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@InProceedings{huang_et_al:LIPIcs.APPROX-RANDOM.2018.14, author = {Huang, Zhiyi and Kang, Ning and Tang, Zhihao Gavin and Wu, Xiaowei and Zhang, Yuhao}, title = {{Online Makespan Minimization: The Power of Restart}}, booktitle = {Approximation, Randomization, and Combinatorial Optimization. Algorithms and Techniques (APPROX/RANDOM 2018)}, pages = {14:1--14:19}, series = {Leibniz International Proceedings in Informatics (LIPIcs)}, ISBN = {978-3-95977-085-9}, ISSN = {1868-8969}, year = {2018}, volume = {116}, editor = {Blais, Eric and Jansen, Klaus and D. P. Rolim, Jos\'{e} and Steurer, David}, publisher = {Schloss Dagstuhl -- Leibniz-Zentrum f{\"u}r Informatik}, address = {Dagstuhl, Germany}, URL = {https://drops.dagstuhl.de/entities/document/10.4230/LIPIcs.APPROX-RANDOM.2018.14}, URN = {urn:nbn:de:0030-drops-94182}, doi = {10.4230/LIPIcs.APPROX-RANDOM.2018.14}, annote = {Keywords: Online Scheduling, Makespan Minimization, Identical Machines} }

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**Published in:** LIPIcs, Volume 107, 45th International Colloquium on Automata, Languages, and Programming (ICALP 2018)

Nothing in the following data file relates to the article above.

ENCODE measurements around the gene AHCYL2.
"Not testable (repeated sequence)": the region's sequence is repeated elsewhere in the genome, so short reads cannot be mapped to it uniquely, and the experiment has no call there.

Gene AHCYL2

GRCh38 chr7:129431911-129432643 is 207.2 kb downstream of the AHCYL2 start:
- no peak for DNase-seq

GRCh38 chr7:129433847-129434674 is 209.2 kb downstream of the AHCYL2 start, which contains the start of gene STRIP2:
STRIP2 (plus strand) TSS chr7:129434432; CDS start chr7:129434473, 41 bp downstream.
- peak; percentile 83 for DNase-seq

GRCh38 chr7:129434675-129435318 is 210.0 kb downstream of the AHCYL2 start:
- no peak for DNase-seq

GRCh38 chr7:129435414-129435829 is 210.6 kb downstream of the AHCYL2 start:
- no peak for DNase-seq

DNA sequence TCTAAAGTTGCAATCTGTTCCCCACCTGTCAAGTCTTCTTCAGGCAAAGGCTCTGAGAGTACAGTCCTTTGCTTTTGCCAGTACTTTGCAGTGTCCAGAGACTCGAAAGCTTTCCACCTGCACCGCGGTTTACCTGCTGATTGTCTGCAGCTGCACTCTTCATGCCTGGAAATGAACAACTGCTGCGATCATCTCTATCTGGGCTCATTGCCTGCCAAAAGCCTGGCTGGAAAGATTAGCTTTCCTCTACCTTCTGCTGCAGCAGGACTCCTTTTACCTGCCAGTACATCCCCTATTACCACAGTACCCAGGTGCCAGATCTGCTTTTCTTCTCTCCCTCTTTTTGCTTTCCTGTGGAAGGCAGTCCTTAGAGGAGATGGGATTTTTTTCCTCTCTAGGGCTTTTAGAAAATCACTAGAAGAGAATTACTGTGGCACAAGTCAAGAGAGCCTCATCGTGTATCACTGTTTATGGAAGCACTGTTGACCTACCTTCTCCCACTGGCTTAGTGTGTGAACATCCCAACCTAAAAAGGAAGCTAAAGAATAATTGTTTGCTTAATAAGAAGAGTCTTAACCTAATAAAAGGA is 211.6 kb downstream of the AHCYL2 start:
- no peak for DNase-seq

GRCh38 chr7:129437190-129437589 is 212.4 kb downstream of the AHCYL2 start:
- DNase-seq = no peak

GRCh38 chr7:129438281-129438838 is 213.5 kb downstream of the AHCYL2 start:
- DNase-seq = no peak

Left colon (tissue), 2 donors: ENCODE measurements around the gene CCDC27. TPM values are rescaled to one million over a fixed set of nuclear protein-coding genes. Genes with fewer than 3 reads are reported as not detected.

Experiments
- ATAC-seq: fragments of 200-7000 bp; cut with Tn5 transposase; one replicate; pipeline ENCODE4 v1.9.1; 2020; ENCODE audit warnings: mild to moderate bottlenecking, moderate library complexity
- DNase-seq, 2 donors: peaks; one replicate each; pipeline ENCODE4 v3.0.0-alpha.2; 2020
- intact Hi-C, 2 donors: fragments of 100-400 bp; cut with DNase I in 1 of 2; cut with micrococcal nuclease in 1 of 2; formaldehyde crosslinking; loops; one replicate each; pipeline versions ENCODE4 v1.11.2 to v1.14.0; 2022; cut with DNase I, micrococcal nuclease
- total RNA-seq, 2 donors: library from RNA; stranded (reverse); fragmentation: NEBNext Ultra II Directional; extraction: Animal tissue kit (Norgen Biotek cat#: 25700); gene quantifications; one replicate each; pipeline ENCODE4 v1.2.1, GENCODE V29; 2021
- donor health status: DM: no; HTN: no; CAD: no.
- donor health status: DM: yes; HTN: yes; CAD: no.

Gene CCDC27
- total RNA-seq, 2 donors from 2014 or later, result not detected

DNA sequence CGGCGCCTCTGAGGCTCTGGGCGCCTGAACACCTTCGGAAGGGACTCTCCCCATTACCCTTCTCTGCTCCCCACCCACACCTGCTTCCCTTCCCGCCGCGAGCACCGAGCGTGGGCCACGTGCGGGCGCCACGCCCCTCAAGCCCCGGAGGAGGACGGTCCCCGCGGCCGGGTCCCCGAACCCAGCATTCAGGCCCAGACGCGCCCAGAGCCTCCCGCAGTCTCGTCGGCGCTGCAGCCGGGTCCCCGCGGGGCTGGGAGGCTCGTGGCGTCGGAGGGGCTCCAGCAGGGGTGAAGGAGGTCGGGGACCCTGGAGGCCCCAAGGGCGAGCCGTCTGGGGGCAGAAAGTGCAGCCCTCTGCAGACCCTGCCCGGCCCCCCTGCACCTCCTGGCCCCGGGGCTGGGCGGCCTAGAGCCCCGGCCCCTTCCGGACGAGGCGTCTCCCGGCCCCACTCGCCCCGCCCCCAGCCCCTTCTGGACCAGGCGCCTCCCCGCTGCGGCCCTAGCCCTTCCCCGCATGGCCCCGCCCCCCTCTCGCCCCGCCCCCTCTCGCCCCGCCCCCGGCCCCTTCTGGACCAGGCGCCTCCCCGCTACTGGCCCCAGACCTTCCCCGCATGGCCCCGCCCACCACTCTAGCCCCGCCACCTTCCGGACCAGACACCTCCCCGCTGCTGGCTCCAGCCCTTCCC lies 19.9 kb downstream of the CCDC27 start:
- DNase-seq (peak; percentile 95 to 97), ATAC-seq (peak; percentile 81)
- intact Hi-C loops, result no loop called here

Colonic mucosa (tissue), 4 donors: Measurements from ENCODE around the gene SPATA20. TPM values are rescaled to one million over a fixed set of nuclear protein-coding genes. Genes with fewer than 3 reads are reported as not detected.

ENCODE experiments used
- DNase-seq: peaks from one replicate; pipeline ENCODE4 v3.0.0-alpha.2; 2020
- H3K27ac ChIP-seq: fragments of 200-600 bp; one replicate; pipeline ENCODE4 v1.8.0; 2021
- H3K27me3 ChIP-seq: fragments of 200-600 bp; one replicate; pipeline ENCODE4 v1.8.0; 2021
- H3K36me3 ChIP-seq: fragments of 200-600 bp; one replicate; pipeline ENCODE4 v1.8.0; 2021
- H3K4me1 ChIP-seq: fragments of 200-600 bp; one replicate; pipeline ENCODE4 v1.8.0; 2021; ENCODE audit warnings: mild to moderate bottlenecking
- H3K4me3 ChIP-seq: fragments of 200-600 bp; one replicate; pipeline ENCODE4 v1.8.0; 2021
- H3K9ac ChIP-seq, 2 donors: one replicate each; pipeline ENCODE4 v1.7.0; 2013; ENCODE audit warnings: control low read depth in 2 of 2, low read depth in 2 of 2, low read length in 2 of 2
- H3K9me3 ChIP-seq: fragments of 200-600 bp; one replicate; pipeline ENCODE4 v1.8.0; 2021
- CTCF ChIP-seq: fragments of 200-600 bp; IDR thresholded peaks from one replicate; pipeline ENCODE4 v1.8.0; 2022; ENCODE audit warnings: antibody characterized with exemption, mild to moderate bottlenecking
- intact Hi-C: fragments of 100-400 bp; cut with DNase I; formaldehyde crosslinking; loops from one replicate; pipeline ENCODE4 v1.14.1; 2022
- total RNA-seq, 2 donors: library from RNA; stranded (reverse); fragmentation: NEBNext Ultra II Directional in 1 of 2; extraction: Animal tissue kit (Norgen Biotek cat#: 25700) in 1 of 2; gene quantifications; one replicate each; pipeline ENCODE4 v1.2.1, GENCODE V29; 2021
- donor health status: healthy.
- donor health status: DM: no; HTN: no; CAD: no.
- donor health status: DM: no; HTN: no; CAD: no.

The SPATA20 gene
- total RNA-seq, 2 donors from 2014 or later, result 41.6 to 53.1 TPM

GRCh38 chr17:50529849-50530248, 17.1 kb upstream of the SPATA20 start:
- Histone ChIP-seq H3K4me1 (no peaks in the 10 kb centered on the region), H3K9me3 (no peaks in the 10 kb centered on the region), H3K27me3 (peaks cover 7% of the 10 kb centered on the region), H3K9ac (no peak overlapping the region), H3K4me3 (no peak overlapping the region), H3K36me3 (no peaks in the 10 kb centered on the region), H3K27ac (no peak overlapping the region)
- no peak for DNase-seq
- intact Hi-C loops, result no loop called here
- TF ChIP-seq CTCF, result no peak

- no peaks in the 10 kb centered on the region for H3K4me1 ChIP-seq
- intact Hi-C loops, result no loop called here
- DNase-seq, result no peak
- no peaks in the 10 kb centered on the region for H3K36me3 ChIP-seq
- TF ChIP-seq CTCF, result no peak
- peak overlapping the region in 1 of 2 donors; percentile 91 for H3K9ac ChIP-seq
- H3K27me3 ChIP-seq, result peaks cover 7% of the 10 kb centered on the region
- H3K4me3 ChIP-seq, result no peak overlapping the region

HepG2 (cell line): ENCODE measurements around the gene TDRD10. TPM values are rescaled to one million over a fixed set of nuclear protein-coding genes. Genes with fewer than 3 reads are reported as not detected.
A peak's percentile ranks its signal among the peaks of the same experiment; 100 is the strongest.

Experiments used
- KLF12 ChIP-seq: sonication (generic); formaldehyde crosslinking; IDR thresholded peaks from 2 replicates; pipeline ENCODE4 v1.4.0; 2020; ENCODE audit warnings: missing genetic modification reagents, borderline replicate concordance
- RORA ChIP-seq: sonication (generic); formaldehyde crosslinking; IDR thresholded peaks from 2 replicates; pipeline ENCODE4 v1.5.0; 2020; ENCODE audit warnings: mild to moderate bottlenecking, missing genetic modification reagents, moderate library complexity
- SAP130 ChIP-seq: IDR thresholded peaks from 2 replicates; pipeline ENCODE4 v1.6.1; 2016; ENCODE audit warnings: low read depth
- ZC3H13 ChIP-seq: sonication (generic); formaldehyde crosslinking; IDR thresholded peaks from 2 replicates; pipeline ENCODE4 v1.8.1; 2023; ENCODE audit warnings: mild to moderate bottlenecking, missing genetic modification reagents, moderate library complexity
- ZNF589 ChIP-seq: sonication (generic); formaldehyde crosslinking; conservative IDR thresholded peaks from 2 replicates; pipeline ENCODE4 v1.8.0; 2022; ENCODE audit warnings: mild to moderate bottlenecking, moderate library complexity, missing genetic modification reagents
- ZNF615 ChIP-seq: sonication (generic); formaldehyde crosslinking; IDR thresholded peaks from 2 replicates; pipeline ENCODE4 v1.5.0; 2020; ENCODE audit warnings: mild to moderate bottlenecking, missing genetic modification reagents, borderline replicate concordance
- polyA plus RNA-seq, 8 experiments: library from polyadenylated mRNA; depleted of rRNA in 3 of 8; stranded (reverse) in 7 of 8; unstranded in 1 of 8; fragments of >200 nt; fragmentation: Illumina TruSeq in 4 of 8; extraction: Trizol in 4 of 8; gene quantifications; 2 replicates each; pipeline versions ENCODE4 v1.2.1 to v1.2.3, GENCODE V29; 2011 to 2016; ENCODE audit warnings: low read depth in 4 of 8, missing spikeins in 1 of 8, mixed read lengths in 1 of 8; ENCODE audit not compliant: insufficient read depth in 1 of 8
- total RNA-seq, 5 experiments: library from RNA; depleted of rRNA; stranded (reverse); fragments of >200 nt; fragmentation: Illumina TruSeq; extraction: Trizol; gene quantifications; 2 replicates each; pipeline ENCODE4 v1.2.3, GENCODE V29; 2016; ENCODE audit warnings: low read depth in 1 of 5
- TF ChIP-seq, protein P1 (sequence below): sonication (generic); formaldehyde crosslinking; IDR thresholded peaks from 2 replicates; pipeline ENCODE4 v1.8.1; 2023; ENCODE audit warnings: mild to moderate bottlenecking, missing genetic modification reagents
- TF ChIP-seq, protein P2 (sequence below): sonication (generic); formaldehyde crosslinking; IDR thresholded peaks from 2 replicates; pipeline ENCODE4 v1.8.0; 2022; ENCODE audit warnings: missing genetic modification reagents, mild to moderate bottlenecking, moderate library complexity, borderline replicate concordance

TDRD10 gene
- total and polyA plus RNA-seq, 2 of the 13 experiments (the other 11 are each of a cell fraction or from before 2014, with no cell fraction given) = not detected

We introduce a weighted version of the ranking algorithm by Karp et al. (STOC 1990), and prove a competitive ratio of 0.6534 for the vertex-weighted online bipartite matching problem when online vertices arrive in random order. Our result shows that random arrivals help beating the 1-1/e barrier even in the vertex-weighted case. We build on the randomized primal-dual framework by Devanur et al. (SODA 2013) and design a two dimensional gain sharing function, which depends not only on the rank of the offline vertex, but also on the arrival time of the online vertex. To our knowledge, this is the first competitive ratio strictly larger than 1-1/e for an online bipartite matching problem achieved under the randomized primal-dual framework. Our algorithm has a natural interpretation that offline vertices offer a larger portion of their weights to the online vertices as time goes by, and each online vertex matches the neighbor with the highest offer at its arrival.